Well here’s a great example of MTF numbers not telling the whole story. The Nikon 35mm f/1.4G has both longitudinal and lateral chromatic aberration in the corners wide open (look along the edges of the thick square where the lines join it, or the edges of the “5”s). The two f/4 lenses, because they’re f/4, don’t really have these issues so they look better, even though the MTF numbers are roughly the same.
There are other things that affect corners a lot in addition to MTF numbers: coma and other aberrations, distortion (you can fix it in post, but you’ll loose some resolution doing so), vignetting, etc. And finally, I should mention the ISO 12233 chart isn’t quite the corners, although it’s fairly close.
So what is my summary about corners? Well, a big MTF difference is a good thing. Like the numbers suggest, the Nikon 35mm prime at f/5.6 is clearly better than either of the zooms. But in the outer parts of the image, MTF is not the only thing, not by a long shot. A smaller MTF difference, even a 20% (100 lp / ih) difference, may not be a good indicator of which lens has better corners.
There is another 20% difference in MTF corners, though, that I want to look at. What if the difference is between corners on the same lens? In that case the corners, in theory at least, should have the same vignetting, aberrations, etc.
Demonstrating a Problem
Imatest gives us a lot more numbers than the averages I put in the graphs and that gives us an opportunity for another nice example. The Sigma 35mm f/1.4 we used for this test has an upper left (image) corner that’s a bit softer than the others as shown in the more complete Imatest printout below. (Notice the horizontal / vertical resolutions of 399 / 365 compared to around 500 in the other corners). It’s also a bit softer in the right lower (image) midrange than the other midranges. In other words, it’s very slightly decentered.
The question is whether this slight degree of decentering is really visible? (Trust me, this is slight. A really decentered lens would have areas of resolution under 200 lp/ih and much more astigmatism.) Checking SQF numbers tells me the difference should not be visible in an 8 x 11 print. But is it visible with a bit of pixel peeping?
I don’t think there’s any question the left upper corner softness is noticeable with some pixel-peeping. I’m much less certain how noticeable it will be in a real photograph, particularly given it’s location. But certainly it might be. I did check and the difference between the 4 quadrants was about the same at f/4 and f/5.6 — all were sharper, of course, but there was still a noticeable difference.
This does provide a great demonstration of why I continually harp that checking center resolution is no way to test your lens. This copy of the Sigma lens is outstandingly sharp in the center. Only by comparing the 4 outer quadrants could you possibly tell something is a bit off with this lens. By the way, because I know it will come up in comments, this is something we see commonly in wide-aperture primes of all brands. It’s no more frequent with Sigma than Nikon or Canon.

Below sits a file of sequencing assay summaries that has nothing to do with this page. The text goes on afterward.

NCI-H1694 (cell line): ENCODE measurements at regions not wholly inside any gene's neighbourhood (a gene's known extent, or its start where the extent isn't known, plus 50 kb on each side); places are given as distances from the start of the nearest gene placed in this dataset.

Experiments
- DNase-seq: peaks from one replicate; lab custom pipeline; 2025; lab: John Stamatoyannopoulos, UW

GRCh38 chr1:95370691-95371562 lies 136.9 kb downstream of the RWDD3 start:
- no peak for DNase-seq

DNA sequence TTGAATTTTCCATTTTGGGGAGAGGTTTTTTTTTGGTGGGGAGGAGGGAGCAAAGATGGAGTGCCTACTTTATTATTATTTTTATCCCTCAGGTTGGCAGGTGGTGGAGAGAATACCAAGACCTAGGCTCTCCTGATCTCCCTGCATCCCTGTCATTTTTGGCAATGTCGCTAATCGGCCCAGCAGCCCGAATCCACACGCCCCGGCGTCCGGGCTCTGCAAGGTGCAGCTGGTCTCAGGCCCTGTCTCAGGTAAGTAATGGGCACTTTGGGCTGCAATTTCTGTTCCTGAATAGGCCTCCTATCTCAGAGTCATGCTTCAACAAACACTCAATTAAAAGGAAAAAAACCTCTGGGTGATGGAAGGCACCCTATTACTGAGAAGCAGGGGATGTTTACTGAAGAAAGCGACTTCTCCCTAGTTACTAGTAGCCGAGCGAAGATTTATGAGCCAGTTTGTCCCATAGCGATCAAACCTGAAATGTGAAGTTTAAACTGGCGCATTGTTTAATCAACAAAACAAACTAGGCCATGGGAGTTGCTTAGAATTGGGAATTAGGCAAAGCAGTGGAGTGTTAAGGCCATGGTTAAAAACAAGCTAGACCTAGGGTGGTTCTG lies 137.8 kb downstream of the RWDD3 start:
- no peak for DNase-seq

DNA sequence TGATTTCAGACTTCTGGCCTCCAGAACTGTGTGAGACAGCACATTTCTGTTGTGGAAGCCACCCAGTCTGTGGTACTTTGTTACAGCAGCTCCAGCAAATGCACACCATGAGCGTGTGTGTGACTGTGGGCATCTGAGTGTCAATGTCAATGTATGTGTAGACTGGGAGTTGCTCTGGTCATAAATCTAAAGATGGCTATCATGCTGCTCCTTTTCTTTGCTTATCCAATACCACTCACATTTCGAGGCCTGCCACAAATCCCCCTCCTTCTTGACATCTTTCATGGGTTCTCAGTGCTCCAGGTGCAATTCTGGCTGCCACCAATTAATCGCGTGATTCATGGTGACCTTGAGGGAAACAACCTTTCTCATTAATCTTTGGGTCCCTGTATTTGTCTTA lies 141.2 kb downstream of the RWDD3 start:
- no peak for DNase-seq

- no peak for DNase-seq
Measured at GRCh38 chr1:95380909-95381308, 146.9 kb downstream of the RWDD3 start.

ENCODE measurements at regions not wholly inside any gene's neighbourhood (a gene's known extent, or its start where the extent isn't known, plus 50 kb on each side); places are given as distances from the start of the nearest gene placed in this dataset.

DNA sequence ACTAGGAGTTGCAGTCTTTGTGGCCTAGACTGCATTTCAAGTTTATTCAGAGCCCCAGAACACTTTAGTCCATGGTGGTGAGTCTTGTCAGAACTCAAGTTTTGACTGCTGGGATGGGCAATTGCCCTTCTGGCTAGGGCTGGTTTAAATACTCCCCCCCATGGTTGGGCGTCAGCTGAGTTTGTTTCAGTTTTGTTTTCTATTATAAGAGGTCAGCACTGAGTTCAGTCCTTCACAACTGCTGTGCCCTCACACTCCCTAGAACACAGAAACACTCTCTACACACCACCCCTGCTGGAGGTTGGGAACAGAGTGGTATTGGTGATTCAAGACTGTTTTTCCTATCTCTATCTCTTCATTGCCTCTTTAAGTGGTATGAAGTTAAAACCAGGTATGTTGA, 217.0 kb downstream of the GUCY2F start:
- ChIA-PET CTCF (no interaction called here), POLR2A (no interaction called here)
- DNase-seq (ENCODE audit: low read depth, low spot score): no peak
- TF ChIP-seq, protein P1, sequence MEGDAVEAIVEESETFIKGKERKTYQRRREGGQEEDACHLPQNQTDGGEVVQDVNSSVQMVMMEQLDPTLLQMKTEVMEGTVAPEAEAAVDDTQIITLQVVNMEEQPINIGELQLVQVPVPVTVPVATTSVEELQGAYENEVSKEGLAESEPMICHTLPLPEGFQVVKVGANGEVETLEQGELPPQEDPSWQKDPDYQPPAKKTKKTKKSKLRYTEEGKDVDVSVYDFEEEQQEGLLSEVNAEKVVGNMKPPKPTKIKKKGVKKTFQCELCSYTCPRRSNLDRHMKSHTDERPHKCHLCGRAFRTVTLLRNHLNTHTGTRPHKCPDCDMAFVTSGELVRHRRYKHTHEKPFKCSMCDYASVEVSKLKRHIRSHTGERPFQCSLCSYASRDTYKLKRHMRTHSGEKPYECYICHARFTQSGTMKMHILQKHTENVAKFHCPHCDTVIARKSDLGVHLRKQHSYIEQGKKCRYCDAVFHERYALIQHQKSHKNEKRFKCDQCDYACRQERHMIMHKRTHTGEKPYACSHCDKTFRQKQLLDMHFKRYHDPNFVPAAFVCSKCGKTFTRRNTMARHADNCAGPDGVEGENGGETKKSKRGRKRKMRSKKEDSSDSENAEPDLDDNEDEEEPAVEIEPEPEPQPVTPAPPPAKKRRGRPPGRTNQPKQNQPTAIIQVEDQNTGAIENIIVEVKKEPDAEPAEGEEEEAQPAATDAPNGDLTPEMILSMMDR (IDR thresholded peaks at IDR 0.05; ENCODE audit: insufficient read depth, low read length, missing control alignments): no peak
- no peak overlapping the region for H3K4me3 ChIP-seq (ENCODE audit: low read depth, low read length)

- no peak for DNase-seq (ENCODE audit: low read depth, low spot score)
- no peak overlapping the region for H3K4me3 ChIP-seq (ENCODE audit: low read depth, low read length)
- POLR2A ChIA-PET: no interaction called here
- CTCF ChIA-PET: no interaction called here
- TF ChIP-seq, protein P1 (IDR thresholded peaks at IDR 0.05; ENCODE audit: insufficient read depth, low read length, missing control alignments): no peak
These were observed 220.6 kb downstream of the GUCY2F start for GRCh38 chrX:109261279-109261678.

There are three kinds of people: those who can count and those who can’t. – Author Unknown
I’m a geek and spend most of my days testing lens resolution; although mostly to detect copies that are out of sorts. I also test newly released lenses for MTF and resolution, too. Numerical results like Imatest measurements are invaluable for that kind of work. They give us reproducible data that we can use to set standards and compare things.
I think, though, that even just showing images of test charts illustrates some of the limitations these numbers have.
In the center of the lens, where aberrations are minimal, MTF50 correlates pretty well with perceived sharpness as long as we don’t try to split hairs. A difference of 200 line pairs / image height or roughly 20% is clearly visible. A difference of 100 line pairs / image height or 10% in total resolution is visible but probably requires side-by-side comparison. And that’s in a lab shooting test charts and pixel peeping. I’m interested to see what the difference in photographs is after postprocessing.
In the outer 1/3, though, the numbers are less meaningful. Sure, a big difference in MTF is obvious. But things like vignetting, aberrations, and field curvature may make a much larger difference in how the image looks. It’s nice to know the MTF, but I wouldn’t make a purchase on just that basis, ever.
And, of course, we still haven’t even considered real-world things like exposure, focus accuracy, and vibration. I’ve mentioned before autofocus isn’t nearly accurate enough to make MTF measurements, we require careful live view and even then focus bracket. That and other real-world factors are going to have a huge influence on images above and beyond any MTF differences.
Uwe has a follow up with some actual images shot with theses lenses, properly postprocessed from raw files on his website in the follow up article, Seeing the Numbers with Real World Images.
Then, perhaps, I’ll reevaluate our testing and see if other numbers beside MTF 50 might give more information when we evaluate lenses. That seems to be the standard among those who test lenses, although I’ve not seen good proof of why it’s the best number.
Roger Cicala and Aaron Closz